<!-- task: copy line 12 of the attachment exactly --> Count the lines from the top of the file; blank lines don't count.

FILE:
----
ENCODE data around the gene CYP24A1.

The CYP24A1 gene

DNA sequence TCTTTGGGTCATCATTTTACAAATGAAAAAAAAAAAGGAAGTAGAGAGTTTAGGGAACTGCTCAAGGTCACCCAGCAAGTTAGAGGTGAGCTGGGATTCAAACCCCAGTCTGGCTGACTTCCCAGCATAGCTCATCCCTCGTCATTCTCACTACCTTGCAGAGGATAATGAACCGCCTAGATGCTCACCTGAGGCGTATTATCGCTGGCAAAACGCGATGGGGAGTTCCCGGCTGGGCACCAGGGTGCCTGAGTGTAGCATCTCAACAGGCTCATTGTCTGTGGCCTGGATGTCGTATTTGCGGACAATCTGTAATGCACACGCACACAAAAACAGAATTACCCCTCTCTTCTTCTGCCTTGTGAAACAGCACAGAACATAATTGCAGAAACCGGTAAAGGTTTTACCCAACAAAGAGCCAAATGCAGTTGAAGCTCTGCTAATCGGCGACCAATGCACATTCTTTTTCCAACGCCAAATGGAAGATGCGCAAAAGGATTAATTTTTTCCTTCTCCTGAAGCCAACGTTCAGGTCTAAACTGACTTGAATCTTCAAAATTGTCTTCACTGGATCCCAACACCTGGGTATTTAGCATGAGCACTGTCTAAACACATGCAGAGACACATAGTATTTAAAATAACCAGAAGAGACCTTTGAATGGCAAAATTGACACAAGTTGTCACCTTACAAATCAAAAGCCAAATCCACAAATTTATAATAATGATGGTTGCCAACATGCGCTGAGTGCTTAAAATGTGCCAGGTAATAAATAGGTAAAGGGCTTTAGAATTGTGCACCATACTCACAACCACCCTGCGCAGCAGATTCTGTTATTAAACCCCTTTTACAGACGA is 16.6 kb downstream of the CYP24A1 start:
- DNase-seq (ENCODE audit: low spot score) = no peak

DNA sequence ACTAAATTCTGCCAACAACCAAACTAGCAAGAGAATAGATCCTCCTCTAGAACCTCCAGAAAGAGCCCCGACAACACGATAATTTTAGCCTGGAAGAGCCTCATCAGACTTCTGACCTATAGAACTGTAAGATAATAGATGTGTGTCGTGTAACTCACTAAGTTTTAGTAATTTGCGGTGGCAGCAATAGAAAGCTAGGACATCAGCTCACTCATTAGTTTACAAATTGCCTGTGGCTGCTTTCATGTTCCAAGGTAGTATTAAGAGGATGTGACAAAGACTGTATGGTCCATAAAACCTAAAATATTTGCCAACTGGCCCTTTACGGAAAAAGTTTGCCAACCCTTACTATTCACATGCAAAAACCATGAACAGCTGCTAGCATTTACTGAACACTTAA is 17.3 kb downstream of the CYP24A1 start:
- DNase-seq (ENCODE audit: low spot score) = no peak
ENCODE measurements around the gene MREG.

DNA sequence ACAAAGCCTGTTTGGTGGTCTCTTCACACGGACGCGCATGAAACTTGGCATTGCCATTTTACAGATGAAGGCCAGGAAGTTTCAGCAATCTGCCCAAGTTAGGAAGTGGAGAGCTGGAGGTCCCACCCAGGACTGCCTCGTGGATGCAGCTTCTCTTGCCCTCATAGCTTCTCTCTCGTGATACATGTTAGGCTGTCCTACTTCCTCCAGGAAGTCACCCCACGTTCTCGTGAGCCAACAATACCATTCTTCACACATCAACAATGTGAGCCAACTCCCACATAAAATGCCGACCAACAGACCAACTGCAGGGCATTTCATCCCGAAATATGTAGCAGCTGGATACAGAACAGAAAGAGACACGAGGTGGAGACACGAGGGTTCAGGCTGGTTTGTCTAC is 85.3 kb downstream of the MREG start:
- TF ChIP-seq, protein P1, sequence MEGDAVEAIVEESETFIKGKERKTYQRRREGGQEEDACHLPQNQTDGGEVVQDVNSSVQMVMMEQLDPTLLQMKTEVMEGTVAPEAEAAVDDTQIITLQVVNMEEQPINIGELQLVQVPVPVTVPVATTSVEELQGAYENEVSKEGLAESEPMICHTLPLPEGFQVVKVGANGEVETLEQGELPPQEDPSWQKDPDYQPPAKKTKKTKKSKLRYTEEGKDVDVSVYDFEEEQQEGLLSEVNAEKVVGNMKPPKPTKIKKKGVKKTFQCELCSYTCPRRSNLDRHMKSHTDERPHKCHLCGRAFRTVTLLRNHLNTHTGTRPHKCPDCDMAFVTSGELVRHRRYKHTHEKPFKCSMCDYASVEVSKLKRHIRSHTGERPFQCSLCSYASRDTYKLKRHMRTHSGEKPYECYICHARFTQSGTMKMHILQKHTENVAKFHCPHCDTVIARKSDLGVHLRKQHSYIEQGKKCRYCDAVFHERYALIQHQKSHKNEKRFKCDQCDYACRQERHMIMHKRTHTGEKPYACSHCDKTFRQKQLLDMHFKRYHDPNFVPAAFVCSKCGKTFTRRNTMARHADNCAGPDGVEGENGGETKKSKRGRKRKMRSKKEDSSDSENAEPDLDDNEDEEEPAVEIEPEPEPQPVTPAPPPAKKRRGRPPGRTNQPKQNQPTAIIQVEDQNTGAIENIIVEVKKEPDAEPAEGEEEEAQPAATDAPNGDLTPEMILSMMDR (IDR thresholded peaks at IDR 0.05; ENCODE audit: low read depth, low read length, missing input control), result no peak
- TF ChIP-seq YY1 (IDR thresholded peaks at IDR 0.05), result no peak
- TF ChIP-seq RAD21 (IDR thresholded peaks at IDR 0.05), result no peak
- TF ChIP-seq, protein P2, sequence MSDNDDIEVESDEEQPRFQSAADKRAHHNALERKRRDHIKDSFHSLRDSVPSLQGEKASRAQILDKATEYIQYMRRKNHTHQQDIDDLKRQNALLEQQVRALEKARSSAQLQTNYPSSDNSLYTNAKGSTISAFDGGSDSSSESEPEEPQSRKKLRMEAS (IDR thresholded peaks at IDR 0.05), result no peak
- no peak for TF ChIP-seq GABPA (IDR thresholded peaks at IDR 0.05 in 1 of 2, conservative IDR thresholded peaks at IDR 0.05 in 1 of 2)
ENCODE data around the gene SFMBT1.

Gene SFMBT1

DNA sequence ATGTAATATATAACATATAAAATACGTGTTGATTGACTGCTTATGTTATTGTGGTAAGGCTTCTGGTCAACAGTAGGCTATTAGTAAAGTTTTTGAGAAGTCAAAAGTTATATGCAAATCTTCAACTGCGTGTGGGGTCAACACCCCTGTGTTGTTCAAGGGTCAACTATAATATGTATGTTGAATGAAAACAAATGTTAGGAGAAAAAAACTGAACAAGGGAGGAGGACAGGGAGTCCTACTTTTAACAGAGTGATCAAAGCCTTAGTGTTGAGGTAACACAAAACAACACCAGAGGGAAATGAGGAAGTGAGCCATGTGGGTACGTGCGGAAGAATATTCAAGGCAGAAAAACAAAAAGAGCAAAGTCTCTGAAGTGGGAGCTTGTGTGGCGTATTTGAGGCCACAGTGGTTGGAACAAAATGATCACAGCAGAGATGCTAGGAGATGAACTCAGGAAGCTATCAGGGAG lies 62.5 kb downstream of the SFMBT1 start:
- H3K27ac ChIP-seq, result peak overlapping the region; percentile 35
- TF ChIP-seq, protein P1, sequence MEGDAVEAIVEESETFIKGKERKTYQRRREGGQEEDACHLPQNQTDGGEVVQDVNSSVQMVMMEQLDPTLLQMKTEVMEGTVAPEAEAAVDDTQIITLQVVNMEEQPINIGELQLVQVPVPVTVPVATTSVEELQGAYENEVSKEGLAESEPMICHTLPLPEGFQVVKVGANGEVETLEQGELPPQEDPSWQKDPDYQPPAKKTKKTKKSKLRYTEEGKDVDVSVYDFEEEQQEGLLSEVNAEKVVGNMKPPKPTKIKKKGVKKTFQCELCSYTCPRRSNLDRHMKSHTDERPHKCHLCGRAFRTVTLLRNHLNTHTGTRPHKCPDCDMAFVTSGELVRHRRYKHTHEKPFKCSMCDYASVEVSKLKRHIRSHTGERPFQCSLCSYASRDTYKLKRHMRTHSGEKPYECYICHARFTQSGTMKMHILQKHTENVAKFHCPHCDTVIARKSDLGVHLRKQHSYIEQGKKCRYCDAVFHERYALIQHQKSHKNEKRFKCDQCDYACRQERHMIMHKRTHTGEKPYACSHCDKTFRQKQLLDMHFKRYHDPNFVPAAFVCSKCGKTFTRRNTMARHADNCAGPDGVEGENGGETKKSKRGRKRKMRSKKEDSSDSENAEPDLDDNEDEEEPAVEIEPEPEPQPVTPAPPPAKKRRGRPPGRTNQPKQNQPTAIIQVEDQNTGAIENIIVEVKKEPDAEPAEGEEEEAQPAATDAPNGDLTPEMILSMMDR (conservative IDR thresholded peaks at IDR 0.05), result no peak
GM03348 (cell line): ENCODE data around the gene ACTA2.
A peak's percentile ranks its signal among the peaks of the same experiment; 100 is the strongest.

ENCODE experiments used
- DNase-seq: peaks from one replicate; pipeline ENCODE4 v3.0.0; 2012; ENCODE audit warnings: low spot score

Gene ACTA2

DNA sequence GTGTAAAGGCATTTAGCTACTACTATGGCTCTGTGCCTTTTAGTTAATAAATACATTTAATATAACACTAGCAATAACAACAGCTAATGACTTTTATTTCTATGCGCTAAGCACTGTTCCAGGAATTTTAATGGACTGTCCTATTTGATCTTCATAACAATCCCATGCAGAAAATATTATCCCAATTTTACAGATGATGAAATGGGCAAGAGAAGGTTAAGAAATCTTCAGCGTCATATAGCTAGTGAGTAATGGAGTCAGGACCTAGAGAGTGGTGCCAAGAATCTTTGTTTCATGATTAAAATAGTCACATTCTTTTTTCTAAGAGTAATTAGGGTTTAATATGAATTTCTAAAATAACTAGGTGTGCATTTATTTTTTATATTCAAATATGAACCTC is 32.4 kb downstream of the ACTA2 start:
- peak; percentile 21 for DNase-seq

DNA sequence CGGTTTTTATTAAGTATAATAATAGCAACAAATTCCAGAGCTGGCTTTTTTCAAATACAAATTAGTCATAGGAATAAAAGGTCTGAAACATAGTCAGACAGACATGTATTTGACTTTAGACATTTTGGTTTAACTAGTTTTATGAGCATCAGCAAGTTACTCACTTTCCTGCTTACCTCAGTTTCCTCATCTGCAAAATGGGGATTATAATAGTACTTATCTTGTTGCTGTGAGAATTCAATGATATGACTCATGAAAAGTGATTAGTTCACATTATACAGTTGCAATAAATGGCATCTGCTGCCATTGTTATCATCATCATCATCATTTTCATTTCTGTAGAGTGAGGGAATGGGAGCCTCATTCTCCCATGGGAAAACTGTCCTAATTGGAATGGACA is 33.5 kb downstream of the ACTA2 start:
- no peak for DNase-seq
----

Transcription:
- TF ChIP-seq, protein P2, sequence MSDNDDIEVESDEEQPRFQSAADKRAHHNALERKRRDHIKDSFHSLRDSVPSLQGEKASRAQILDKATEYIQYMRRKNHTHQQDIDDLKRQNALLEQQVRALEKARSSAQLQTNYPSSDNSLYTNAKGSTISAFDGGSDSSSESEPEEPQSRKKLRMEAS (IDR thresholded peaks at IDR 0.05), result no peak